Where Do Thrift Stores Get Their Inventory – For the past four months, Laurie Siegelman, an accountant in her late 40s who lives in the Studio City neighborhood of Los Angeles, has been anxiously waiting for her favorite stores on Melrose Avenue to reopen.
She’s not looking for a new pair of Newbury boots from Rag & Bone or a summer coat from Marc Jacobs, but worn, purse-friendly creations that line the shelves at thrift stores like Wasteland and Crossroads Trading Co.
Where Do Thrift Stores Get Their Inventory
“I find it difficult to pay retail bills,” Ms. Siegelman said by phone as he drove around to check out his favorite thrift store, an almost daily ritual.
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The increased focus on cleanliness and concerns about contamination since the pandemic hasn’t changed that, he said. “I’ve done my research and I’ve never had a book. The bug doesn’t seem to last very long on clothes.
Ms. Siegelman is one of a select group of salespeople whose loyalty to the business market, with her negotiations, grace and emphasis on the individual (in a world dominated by imitation culture), will not be influenced by coronavirus.
Online distributors like Poshmark and Thredup have thrived during the pandemic, giving the crazy and the home a convenient mail-order option. But for some second-hand buyers, nothing compares to Hunt IRL. Michelle Plantan, a social media director living in Venice who has bought many items of vintage clothing on online platforms and Instagram over the past few months, said the experience just doesn’t compare to shopping. .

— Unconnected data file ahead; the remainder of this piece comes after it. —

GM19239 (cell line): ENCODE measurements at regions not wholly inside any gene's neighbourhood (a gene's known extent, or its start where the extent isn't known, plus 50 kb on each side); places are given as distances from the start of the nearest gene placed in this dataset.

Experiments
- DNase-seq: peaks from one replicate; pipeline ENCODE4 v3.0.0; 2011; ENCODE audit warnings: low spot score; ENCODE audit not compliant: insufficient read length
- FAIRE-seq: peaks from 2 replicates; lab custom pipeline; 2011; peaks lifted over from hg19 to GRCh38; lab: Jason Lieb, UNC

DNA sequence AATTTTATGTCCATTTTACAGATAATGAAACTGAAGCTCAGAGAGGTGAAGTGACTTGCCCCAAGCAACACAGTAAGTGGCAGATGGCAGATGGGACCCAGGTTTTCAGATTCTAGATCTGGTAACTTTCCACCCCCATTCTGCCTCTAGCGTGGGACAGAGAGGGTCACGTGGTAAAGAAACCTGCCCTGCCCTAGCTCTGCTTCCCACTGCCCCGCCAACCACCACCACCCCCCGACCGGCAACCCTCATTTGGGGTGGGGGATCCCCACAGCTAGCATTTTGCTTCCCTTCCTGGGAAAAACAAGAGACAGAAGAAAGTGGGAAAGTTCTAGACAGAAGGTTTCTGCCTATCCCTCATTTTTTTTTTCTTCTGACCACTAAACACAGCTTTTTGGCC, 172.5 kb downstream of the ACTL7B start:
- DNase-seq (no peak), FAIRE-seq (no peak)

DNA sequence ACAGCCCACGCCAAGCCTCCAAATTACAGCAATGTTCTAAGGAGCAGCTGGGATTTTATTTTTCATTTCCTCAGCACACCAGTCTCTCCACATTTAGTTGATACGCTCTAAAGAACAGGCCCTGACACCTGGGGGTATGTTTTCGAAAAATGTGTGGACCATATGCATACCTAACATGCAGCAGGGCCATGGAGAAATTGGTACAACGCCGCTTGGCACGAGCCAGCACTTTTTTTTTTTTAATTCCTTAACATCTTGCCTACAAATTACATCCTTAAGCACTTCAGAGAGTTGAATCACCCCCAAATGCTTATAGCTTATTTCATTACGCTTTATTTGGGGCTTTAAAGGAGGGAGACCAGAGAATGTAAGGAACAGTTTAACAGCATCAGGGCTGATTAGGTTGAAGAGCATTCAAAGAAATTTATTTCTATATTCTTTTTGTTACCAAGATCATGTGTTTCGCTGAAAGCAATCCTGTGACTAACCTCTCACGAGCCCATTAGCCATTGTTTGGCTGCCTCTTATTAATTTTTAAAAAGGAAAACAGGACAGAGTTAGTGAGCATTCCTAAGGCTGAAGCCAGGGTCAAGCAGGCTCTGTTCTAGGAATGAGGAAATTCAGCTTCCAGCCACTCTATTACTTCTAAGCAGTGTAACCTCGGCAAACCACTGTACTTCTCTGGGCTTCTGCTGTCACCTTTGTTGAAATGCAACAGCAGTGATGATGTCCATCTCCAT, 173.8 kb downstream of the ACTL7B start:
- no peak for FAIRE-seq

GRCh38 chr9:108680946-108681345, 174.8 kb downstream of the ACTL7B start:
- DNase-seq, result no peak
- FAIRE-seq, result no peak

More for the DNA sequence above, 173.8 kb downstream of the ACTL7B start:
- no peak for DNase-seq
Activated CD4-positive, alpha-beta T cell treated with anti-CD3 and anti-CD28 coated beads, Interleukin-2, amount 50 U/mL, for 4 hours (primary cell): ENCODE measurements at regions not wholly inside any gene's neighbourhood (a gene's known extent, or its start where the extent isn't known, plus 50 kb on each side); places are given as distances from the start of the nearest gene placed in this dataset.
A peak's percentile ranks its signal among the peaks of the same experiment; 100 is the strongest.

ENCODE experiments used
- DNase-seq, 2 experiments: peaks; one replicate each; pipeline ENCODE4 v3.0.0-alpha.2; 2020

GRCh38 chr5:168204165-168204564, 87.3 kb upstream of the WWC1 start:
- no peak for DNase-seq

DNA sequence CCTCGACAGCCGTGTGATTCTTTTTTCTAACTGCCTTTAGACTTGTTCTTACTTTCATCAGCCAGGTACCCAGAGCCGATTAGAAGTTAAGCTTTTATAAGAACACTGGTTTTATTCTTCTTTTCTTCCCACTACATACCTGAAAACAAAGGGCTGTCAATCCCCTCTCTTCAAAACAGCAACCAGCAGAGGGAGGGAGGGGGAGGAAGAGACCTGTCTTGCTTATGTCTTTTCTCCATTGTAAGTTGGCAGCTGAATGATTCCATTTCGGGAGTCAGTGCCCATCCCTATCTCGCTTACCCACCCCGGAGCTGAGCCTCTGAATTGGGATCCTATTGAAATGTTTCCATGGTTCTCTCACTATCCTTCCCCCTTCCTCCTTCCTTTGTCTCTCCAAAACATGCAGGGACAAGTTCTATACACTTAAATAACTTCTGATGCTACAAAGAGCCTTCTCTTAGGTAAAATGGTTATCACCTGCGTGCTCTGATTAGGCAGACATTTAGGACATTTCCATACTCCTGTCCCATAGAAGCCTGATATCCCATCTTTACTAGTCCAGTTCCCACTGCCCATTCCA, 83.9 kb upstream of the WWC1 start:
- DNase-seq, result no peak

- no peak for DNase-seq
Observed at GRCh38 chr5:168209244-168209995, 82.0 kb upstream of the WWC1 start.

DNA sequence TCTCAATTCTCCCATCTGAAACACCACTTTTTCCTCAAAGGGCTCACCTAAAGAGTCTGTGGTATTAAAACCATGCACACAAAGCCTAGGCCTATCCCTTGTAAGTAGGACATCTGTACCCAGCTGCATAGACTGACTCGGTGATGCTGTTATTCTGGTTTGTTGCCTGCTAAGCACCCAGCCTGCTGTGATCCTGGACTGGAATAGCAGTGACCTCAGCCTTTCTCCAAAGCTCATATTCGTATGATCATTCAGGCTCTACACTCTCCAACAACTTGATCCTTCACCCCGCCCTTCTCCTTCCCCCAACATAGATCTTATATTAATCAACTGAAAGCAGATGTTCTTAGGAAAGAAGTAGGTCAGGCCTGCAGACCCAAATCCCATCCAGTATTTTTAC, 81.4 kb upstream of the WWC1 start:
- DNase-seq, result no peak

“There is so much magic in seeing and trying on pieces in real life,” Ms Plantan, 31, said. “And when you’re buying second-hand or vintage, you really want to find clothing and quality that’s close, which is hard to do online.”
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Size can also be difficult for online platforms, given that many pre-owned and vintage items are pre-owned or manufactured by older brands with different sizing systems.
“When you buy a pair of used diesels, they won’t fit the same as if they were new,” said Gabriel Block, C.E.O. of Crossroads Trading Co, a resale chain founded in 1991 that now has 37 locations across the United States.
However, online retailers are poised to win over any reluctant customers, with the segment expected to jump from $30 million in the United States in 2020 to $70 million by 2027, according to research by Future Market Insights , retail industry analytics. If that happens, the online market will overtake the traditional store and recycling business, which is expected to fall from $57 million in 2020 to $50 million by 2027.
The pandemic, which has reduced the sales of many small businesses, if not closed them completely, could accelerate that change.
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“I’m worried about the viability of these businesses in big cities like New York and Los Angeles,” says Jessica Tran, founder of Ghost Vintage, which sells primarily at flea markets in New York and now on internet “It seems far-fetched that they will be able to continue paying rent in a possible second wave and that people will buy less.”